Wehby meeting with Western Union compliance unit
GraceKennedy CEO Don Wehby flew overseas to meet with the head of compliance at Western Union this week, in the wake of a big fine imposed on the global money-transfer company by American regulators.
In an agreement with the US Department of Justice (DOJ), Western Union agreed last week to pay US$586 million to compensate victims whom it was accused of not adequately protecting from fraud.
But while complaints about the Jamaican operation were quantified at US$5.2 million, Wehby told Gleaner Business that GraceKennedy would not be responsible for payment of any associated fine. It will all be borne by Western Union.
The Jamaican conglomerate operates the Western Union franchise in Jamaica and other select Caribbean countries.
"The fines have nothing to do with Jamaica," Wehby said in a phone interview on Tuesday. "I am going to meet with the head of Western Union compliance now. They have made significant changes to their systems and governance since 2012."
The meeting, he indicated, would assess the implications for Western Union's franchise operations in the wake of the fine.
The DOJ fine flows from an estimated US$630 million of fraud complaints. The US$5.2 million of complaints related to Jamaica is a discrete estimate covering the "top four fraud payout agents" since 2007 - all four being Western Union outlets - according to statements from the Justice Department and the Federal Trade Commission (FTC) in documents filed with the documents filed with the US Securities and Exchange Commission.
Wehby said the information in the document should be taken for what it is - that is, the FTC's take on events.
Jamaica's remittance companies were forced to tighten their operations as the lotto scam unfolded, to avoid being conduits of the illicit proceeds.
"Complaints have significantly improved from 2012 and GK put in additional measures in place," said Wehby.
He now says less than one per cent of Jamaican transactions end up in complaints.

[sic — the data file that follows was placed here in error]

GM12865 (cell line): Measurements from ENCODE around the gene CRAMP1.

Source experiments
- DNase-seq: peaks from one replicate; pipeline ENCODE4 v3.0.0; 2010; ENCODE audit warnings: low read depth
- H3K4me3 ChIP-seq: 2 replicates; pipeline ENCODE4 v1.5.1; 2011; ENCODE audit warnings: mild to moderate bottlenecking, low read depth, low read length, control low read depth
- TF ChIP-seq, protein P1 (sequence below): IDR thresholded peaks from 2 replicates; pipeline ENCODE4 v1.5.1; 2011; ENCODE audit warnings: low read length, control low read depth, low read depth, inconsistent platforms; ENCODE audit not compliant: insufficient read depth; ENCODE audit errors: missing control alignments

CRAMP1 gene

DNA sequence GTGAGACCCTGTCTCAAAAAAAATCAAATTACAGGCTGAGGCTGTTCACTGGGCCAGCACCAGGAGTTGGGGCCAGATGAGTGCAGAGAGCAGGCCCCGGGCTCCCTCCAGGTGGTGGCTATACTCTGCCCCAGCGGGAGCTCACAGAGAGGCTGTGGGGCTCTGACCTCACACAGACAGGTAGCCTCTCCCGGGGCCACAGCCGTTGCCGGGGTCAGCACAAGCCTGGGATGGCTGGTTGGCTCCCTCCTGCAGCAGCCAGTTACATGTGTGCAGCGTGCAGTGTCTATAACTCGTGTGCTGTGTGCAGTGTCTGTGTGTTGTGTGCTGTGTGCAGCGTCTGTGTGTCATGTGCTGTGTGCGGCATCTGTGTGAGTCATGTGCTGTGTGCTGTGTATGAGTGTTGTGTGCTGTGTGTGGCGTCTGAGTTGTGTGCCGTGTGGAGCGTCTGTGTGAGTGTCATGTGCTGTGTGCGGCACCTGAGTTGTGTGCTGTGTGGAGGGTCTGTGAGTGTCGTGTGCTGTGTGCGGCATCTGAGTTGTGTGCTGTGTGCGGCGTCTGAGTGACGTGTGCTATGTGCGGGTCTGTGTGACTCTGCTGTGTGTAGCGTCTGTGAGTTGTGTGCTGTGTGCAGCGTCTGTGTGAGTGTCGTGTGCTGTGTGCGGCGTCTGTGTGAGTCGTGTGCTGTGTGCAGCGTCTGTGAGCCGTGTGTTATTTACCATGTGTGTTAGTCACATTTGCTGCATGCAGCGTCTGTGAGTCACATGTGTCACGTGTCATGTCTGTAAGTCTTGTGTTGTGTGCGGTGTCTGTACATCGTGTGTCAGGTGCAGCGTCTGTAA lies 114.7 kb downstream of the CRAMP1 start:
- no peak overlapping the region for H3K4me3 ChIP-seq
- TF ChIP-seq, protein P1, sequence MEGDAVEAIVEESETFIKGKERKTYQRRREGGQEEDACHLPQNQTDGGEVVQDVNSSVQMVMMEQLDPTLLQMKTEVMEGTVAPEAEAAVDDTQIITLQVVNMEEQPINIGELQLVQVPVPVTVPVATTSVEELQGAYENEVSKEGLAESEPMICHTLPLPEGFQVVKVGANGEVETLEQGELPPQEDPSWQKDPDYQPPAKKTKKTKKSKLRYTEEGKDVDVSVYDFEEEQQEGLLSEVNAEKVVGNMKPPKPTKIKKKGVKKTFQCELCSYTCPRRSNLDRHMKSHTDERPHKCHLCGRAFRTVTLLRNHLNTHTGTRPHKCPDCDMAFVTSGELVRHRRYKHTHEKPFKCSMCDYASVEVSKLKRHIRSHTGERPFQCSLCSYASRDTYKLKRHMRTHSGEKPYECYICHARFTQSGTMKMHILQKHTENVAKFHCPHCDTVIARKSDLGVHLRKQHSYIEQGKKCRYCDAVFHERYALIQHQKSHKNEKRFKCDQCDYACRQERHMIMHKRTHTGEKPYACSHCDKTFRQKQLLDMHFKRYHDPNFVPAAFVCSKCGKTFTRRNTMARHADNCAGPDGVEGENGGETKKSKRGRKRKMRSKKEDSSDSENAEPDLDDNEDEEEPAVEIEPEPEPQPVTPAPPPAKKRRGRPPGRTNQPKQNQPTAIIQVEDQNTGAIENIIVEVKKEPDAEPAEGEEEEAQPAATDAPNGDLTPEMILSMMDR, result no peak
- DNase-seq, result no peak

"We took the initiative to close Montego Bay and we said there would be no compromise on our network and we changed the IT system ... . In any business like that, you are going to have complaints. But from GK's perspective there are controls which are super tight," said the GK group CEO.
The FTC also acknowledged that Jamaica conducted a reform of Western Union procedures in 2012 to combat these activities, according to the document posted by the SEC.
During that review, Western Union identified and suspended 13 agent locations in Montego Bay that had been processing millions of dollars of fraudulent and potentially fraudulent money transfers related to lottery/sweepstakes fraud, the report added.
"The suspensions only lasted a short time. However, before the agents were reactivated. After being reactivated, 10 of those agents have continued to pay out tens to hundreds of reported fraud complaints each year since 2013, and in that span have been the subject of 2,055 complaints totalling US$737,319," the document stated.
Last year, the US Embassy in Kingston estimated that the lotto scam has bilked Americans of around US$500 million to US$1 billion over time. The estimated US$5.2 million of Western Union complaints spanning nearly a decade is a fraction of that estimate.
Wehby, while not disputing the integrity of the estimates by the US Embassy, said they needed to be reconciled with the FTC assessment, even as he acknowledged that "anecdotally" scammers are using other means outside of the remittance system.
"The figures could be significantly less based on what the US authorities just released. Maybe you can ask them to reconcile that. It would make for a great discussion," he said.
The US$586-million fine to be paid by Colorado-based Western Union relates more than 550,000 complaints about scam-related money transfers between 2004 and 2015.
As part of the agreement reached with the FTC and DOJ, Western Union agreed to put in place and maintain an anti-fraud programme and properly train its staff to identify potential fraud.
Western Union said in a release that over the past five years, it has increased compliance funding by more than 200 per cent, and now spends approximately US$200 million per year on compliance.